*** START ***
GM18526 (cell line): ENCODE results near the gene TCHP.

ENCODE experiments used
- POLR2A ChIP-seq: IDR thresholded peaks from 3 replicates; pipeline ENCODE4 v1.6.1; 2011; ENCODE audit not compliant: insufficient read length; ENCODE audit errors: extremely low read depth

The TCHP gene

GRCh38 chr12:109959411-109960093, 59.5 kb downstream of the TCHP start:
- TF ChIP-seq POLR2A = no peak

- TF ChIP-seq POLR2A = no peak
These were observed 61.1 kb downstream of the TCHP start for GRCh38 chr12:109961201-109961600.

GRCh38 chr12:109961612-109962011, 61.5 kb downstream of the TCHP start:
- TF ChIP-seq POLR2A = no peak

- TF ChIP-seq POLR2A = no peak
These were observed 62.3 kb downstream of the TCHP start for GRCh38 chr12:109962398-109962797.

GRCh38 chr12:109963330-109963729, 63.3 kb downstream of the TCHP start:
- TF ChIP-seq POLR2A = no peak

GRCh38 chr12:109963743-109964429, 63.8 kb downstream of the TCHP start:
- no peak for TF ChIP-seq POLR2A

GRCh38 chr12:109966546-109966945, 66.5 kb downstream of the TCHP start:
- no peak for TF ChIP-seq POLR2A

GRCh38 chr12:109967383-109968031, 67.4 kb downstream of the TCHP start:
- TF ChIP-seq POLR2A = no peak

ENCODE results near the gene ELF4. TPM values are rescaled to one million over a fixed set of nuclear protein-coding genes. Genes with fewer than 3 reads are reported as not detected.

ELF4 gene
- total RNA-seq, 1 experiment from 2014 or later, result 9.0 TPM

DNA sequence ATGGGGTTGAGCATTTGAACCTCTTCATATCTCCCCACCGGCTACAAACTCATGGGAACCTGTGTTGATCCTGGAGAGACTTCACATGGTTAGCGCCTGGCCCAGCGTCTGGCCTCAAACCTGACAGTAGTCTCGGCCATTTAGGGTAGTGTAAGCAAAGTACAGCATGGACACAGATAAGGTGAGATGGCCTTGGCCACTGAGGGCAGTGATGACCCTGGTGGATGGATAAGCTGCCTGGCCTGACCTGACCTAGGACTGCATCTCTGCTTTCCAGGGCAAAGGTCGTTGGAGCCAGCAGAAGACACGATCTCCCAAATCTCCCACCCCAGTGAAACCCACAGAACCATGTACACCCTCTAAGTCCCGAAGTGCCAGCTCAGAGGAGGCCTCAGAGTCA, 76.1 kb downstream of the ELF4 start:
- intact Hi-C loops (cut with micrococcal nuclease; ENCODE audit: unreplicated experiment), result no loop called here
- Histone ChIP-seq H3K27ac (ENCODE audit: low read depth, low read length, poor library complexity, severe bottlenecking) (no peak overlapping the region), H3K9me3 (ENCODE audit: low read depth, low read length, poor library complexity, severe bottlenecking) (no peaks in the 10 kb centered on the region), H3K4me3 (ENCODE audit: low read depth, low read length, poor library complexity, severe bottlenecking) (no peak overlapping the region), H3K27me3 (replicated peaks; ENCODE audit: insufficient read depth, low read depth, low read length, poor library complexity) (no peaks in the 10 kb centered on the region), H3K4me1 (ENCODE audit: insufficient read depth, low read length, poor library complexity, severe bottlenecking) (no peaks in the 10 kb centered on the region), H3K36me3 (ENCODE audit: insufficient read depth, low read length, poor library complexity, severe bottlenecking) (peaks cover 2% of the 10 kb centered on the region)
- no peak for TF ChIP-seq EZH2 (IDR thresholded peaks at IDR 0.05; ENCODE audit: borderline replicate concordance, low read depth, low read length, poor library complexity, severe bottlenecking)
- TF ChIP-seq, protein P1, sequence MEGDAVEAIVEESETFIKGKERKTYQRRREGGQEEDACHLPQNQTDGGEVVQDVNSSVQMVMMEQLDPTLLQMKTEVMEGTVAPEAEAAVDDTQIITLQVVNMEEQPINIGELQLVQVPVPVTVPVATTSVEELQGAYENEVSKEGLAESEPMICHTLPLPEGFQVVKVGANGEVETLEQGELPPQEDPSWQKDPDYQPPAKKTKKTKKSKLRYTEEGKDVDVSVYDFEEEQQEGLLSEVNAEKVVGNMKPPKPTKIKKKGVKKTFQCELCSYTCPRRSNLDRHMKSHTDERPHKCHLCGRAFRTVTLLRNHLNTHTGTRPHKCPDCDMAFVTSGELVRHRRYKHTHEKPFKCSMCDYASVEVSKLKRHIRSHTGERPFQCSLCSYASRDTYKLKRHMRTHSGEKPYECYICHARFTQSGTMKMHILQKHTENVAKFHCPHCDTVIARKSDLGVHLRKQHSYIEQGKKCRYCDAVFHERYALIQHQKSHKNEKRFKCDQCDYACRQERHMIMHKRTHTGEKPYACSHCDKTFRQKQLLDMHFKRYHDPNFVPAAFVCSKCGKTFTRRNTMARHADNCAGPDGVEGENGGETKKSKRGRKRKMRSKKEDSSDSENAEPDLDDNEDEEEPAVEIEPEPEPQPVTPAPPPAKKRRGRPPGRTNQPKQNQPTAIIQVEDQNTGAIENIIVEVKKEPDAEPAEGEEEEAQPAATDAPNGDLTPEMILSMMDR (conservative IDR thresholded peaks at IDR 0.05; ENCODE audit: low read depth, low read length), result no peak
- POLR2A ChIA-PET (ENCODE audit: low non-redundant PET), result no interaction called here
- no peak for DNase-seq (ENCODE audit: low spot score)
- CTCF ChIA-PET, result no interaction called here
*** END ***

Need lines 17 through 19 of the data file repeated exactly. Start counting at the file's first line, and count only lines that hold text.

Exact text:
GRCh38 chr12:109966546-109966945, 66.5 kb downstream of the TCHP start:
- no peak for TF ChIP-seq POLR2A

GRCh38 chr12:109967383-109968031, 67.4 kb downstream of the TCHP start: